When I’m traveling I often find public computers available for my use in hotels and other locations. I feel a little queasy about using computers just sitting there in hotel lobbies and airports. Are there any precautions I should take when using public computers like these?
If we had the option, we’d prefer not to use public computers at all. Sure, they’re sitting there, all tempting and everything, but you’re just asking for trouble if you use one for anything other than casual Web browsing. You have no idea what they’ve been used for previously, and have no idea who has touched it before you got there (and we’re not even considering the germs and stuff)! In the worst-case scenario, someone could have installed a key logging utility that tracks and transmits every keystroke you enter, waiting for you to enter a crucial password and then steal the information that you enter.
Computer viruses spread easily, and can infect a USB drive that you plug in. It’s all too easy to attach a USB drive, get infected with a virus, and then attach that same drive to your own computer and propagate the virus. You’ll probably want to be slightly circumspect about using your USB devices with a public computer.
The only time Ken has used a public computer at a hotel is to print a boarding pass (back in the days when printed boarding passes were “a thing”). Even then, using the public computer was a little worrisome, as you have to enter your airline password to print the boarding pass. We have a few suggestions, if you find that you must use a public computer.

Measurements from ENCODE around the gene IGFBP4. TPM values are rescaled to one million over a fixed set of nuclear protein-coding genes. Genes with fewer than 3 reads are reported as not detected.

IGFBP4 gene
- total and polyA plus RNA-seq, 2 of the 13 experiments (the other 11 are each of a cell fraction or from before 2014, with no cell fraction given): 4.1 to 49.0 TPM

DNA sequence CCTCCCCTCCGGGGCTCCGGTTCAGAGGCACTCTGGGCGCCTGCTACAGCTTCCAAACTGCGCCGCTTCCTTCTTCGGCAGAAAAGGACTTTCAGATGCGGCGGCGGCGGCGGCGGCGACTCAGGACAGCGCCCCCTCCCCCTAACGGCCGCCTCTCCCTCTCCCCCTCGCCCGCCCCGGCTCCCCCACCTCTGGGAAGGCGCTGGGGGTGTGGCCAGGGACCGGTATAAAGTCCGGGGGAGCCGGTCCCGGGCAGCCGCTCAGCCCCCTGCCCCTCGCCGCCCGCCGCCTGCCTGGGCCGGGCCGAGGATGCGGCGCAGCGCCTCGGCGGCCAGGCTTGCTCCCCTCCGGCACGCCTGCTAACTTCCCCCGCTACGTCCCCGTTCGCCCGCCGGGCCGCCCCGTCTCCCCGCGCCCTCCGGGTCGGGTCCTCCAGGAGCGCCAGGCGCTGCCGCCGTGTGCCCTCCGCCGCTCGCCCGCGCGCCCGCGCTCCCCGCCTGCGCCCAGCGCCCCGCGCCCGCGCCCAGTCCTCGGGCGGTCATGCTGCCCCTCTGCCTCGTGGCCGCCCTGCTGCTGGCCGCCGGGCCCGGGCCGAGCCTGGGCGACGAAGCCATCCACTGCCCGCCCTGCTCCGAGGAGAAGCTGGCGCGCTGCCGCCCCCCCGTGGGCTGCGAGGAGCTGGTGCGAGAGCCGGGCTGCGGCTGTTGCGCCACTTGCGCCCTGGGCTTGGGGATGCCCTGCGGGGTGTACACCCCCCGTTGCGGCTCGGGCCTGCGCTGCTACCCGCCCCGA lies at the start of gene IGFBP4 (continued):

First, you want to ensure that subsequent users of the computer can’t tell where you’ve been, and what data you’ve entered. To make this happen, make sure you use the browser’s “in cognito” or “anonymous” mode, so that the browser doesn’t add any of your browsing history to its stored history, and doesn’t save any cookies. In addition, take a moment and clear the browser’s cache and cookies once you’re done—the steps to do this are specific to the browser, but generally you can find the option to clear these in the Internet options for the specific browser.
There are other precautions you might want to take, as well. For a more complete list, check out the article here: http://www.makeuseof.com/tag/5-ways-make-sure-public-computers-use-safe/.